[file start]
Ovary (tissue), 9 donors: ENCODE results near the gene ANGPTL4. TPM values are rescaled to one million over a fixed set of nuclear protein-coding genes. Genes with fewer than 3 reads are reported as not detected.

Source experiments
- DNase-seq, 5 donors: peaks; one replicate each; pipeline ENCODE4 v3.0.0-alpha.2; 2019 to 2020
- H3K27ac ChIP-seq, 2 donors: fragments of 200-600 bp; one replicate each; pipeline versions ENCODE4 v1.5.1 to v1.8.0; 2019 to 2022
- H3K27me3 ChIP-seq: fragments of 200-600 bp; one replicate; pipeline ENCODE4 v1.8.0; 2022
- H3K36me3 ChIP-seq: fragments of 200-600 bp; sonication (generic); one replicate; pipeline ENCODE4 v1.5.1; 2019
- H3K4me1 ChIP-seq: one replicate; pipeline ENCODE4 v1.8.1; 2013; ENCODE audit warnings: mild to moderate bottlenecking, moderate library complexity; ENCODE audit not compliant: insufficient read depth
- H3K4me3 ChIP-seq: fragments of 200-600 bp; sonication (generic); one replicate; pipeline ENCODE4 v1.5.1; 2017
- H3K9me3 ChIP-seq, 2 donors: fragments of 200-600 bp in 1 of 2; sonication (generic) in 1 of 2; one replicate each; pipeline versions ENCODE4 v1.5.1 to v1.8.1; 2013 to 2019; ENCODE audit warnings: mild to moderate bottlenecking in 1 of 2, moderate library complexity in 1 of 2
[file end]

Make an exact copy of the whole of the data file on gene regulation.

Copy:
Ovary (tissue), 9 donors: ENCODE results near the gene ANGPTL4. TPM values are rescaled to one million over a fixed set of nuclear protein-coding genes. Genes with fewer than 3 reads are reported as not detected.

Source experiments
- DNase-seq, 5 donors: peaks; one replicate each; pipeline ENCODE4 v3.0.0-alpha.2; 2019 to 2020
- H3K27ac ChIP-seq, 2 donors: fragments of 200-600 bp; one replicate each; pipeline versions ENCODE4 v1.5.1 to v1.8.0; 2019 to 2022
- H3K27me3 ChIP-seq: fragments of 200-600 bp; one replicate; pipeline ENCODE4 v1.8.0; 2022
- H3K36me3 ChIP-seq: fragments of 200-600 bp; sonication (generic); one replicate; pipeline ENCODE4 v1.5.1; 2019
- H3K4me1 ChIP-seq: one replicate; pipeline ENCODE4 v1.8.1; 2013; ENCODE audit warnings: mild to moderate bottlenecking, moderate library complexity; ENCODE audit not compliant: insufficient read depth
- H3K4me3 ChIP-seq: fragments of 200-600 bp; sonication (generic); one replicate; pipeline ENCODE4 v1.5.1; 2017
- H3K9me3 ChIP-seq, 2 donors: fragments of 200-600 bp in 1 of 2; sonication (generic) in 1 of 2; one replicate each; pipeline versions ENCODE4 v1.5.1 to v1.8.1; 2013 to 2019; ENCODE audit warnings: mild to moderate bottlenecking in 1 of 2, moderate library complexity in 1 of 2